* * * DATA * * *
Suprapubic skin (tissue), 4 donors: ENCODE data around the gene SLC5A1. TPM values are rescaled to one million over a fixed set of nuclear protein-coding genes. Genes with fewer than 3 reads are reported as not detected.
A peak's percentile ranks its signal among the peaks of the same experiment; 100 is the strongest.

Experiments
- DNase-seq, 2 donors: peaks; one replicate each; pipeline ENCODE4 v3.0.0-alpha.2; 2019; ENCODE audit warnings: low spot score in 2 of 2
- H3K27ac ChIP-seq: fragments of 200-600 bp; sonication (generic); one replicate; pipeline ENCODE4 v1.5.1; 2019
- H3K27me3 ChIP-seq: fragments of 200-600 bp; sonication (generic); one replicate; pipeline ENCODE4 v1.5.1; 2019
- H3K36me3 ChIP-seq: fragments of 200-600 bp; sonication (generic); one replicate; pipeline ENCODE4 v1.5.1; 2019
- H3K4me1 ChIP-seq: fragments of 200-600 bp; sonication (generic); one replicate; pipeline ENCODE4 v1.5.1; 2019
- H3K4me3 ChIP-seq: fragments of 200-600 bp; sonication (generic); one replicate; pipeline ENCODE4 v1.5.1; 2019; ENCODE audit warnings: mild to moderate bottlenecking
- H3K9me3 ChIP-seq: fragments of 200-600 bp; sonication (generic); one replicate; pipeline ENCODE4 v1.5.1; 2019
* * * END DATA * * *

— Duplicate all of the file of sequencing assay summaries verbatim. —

Suprapubic skin (tissue), 4 donors: ENCODE data around the gene SLC5A1. TPM values are rescaled to one million over a fixed set of nuclear protein-coding genes. Genes with fewer than 3 reads are reported as not detected.
A peak's percentile ranks its signal among the peaks of the same experiment; 100 is the strongest.

Experiments
- DNase-seq, 2 donors: peaks; one replicate each; pipeline ENCODE4 v3.0.0-alpha.2; 2019; ENCODE audit warnings: low spot score in 2 of 2
- H3K27ac ChIP-seq: fragments of 200-600 bp; sonication (generic); one replicate; pipeline ENCODE4 v1.5.1; 2019
- H3K27me3 ChIP-seq: fragments of 200-600 bp; sonication (generic); one replicate; pipeline ENCODE4 v1.5.1; 2019
- H3K36me3 ChIP-seq: fragments of 200-600 bp; sonication (generic); one replicate; pipeline ENCODE4 v1.5.1; 2019
- H3K4me1 ChIP-seq: fragments of 200-600 bp; sonication (generic); one replicate; pipeline ENCODE4 v1.5.1; 2019
- H3K4me3 ChIP-seq: fragments of 200-600 bp; sonication (generic); one replicate; pipeline ENCODE4 v1.5.1; 2019; ENCODE audit warnings: mild to moderate bottlenecking
- H3K9me3 ChIP-seq: fragments of 200-600 bp; sonication (generic); one replicate; pipeline ENCODE4 v1.5.1; 2019